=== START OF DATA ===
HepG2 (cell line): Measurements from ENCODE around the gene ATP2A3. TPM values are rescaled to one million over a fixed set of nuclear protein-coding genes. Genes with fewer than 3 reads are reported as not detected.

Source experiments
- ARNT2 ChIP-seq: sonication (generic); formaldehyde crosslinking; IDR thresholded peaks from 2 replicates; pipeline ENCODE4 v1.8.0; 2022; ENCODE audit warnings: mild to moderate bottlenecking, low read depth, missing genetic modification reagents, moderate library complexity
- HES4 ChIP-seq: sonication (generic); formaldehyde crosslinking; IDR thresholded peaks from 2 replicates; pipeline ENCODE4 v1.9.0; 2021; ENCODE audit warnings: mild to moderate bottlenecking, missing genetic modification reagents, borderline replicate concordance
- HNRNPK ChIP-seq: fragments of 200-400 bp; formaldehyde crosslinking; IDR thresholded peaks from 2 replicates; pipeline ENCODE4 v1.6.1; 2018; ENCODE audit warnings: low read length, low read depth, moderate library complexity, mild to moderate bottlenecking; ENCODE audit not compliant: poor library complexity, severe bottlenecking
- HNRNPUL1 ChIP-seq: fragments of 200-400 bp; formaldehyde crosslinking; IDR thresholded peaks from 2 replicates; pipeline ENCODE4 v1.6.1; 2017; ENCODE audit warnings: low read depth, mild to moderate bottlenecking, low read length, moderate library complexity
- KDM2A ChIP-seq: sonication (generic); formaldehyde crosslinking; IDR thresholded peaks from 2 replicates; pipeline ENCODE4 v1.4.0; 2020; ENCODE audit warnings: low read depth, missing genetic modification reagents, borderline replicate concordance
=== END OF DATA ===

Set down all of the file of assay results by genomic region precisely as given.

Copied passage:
HepG2 (cell line): Measurements from ENCODE around the gene ATP2A3. TPM values are rescaled to one million over a fixed set of nuclear protein-coding genes. Genes with fewer than 3 reads are reported as not detected.

Source experiments
- ARNT2 ChIP-seq: sonication (generic); formaldehyde crosslinking; IDR thresholded peaks from 2 replicates; pipeline ENCODE4 v1.8.0; 2022; ENCODE audit warnings: mild to moderate bottlenecking, low read depth, missing genetic modification reagents, moderate library complexity
- HES4 ChIP-seq: sonication (generic); formaldehyde crosslinking; IDR thresholded peaks from 2 replicates; pipeline ENCODE4 v1.9.0; 2021; ENCODE audit warnings: mild to moderate bottlenecking, missing genetic modification reagents, borderline replicate concordance
- HNRNPK ChIP-seq: fragments of 200-400 bp; formaldehyde crosslinking; IDR thresholded peaks from 2 replicates; pipeline ENCODE4 v1.6.1; 2018; ENCODE audit warnings: low read length, low read depth, moderate library complexity, mild to moderate bottlenecking; ENCODE audit not compliant: poor library complexity, severe bottlenecking
- HNRNPUL1 ChIP-seq: fragments of 200-400 bp; formaldehyde crosslinking; IDR thresholded peaks from 2 replicates; pipeline ENCODE4 v1.6.1; 2017; ENCODE audit warnings: low read depth, mild to moderate bottlenecking, low read length, moderate library complexity
- KDM2A ChIP-seq: sonication (generic); formaldehyde crosslinking; IDR thresholded peaks from 2 replicates; pipeline ENCODE4 v1.4.0; 2020; ENCODE audit warnings: low read depth, missing genetic modification reagents, borderline replicate concordance